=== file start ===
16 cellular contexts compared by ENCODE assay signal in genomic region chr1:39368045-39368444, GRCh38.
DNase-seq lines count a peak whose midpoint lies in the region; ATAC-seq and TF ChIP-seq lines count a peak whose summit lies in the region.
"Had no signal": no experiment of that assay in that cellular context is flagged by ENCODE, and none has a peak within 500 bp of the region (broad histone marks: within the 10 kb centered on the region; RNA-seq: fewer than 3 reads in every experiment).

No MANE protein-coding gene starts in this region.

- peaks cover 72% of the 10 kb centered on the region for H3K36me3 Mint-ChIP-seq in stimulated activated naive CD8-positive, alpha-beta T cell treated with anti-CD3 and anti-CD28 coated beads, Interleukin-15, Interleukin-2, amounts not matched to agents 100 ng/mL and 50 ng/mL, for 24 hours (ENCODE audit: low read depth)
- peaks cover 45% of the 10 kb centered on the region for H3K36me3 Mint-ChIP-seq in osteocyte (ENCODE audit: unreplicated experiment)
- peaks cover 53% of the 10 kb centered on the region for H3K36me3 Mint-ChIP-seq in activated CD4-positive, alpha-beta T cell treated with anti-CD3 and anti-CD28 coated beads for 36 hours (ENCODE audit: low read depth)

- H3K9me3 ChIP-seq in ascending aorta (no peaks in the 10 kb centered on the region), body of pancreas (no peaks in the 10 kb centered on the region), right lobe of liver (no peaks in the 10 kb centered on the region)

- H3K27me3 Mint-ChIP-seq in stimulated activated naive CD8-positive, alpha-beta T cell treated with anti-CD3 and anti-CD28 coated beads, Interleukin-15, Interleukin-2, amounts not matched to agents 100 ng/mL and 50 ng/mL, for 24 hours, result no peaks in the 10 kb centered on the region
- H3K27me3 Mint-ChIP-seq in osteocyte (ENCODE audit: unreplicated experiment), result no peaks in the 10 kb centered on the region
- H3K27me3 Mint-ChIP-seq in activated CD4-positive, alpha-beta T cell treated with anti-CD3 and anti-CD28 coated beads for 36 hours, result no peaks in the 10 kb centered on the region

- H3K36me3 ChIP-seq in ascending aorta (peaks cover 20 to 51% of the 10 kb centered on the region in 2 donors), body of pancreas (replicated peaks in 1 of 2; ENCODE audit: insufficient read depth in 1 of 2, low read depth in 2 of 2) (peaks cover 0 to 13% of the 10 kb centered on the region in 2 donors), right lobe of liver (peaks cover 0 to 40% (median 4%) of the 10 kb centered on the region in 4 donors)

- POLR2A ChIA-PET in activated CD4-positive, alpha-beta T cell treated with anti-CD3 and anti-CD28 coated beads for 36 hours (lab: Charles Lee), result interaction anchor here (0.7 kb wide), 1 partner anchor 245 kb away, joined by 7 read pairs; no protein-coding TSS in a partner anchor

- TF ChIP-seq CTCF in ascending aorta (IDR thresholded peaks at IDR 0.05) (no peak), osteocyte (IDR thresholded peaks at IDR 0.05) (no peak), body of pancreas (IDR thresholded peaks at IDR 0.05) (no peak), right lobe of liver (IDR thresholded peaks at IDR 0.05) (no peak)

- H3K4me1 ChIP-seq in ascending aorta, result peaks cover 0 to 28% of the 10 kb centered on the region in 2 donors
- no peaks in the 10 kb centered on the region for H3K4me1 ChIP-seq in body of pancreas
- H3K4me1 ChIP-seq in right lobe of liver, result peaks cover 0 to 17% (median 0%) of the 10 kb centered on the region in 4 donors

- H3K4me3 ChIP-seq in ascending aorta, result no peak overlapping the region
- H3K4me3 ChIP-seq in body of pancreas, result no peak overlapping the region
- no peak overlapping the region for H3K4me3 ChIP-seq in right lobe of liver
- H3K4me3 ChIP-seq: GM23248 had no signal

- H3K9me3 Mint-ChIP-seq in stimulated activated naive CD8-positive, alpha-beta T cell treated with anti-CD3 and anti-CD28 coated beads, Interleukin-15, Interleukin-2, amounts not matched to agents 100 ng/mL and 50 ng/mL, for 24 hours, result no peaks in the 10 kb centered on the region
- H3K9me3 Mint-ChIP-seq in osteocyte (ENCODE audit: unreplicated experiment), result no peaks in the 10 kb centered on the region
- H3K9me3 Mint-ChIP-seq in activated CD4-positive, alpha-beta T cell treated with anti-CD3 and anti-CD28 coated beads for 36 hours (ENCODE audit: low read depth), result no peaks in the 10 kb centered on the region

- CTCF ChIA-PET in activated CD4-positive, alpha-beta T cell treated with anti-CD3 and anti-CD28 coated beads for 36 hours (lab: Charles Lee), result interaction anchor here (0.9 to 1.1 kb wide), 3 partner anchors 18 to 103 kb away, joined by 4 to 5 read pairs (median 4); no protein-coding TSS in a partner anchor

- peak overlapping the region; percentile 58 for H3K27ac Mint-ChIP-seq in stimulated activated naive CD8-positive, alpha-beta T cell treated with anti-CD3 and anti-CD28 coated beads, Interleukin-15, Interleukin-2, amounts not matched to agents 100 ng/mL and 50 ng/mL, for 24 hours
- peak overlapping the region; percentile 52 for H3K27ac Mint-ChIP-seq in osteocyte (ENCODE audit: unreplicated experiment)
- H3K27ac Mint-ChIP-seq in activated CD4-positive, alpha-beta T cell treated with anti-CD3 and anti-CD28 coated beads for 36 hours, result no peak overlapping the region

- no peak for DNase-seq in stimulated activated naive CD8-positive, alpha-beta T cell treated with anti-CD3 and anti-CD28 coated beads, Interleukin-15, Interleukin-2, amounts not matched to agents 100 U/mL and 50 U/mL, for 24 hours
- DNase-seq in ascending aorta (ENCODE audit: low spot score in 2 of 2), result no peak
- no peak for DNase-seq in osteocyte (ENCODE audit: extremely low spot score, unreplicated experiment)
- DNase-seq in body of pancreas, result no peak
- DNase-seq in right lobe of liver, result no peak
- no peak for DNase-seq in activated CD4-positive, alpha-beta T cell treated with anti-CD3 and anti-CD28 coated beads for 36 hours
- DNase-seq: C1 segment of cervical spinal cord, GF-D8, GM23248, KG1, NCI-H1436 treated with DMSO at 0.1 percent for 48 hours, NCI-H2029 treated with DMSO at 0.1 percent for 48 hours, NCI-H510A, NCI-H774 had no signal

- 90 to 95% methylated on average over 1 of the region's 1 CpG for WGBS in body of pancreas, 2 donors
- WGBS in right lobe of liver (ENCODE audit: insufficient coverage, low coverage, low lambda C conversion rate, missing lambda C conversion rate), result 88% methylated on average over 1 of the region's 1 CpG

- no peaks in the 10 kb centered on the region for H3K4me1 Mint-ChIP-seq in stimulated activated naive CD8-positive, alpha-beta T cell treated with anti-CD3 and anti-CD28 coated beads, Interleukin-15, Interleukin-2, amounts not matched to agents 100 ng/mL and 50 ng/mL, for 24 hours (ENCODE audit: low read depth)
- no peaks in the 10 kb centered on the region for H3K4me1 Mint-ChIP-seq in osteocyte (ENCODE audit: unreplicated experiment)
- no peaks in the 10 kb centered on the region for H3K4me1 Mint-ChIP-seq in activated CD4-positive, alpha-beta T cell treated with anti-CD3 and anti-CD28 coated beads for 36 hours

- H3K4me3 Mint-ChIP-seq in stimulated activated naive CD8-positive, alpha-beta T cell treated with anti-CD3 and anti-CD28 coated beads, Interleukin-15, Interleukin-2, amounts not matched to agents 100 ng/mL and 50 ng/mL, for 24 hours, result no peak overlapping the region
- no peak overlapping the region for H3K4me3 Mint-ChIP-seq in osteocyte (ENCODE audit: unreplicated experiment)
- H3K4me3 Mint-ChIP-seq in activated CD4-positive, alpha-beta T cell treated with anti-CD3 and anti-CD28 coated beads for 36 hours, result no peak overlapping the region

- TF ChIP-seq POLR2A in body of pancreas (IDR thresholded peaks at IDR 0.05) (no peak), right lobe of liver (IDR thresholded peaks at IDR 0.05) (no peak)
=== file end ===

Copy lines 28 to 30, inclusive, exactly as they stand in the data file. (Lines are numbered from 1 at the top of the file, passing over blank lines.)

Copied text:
- H3K27ac Mint-ChIP-seq in activated CD4-positive, alpha-beta T cell treated with anti-CD3 and anti-CD28 coated beads for 36 hours, result no peak overlapping the region

- no peak for DNase-seq in stimulated activated naive CD8-positive, alpha-beta T cell treated with anti-CD3 and anti-CD28 coated beads, Interleukin-15, Interleukin-2, amounts not matched to agents 100 U/mL and 50 U/mL, for 24 hours
- DNase-seq in ascending aorta (ENCODE audit: low spot score in 2 of 2), result no peak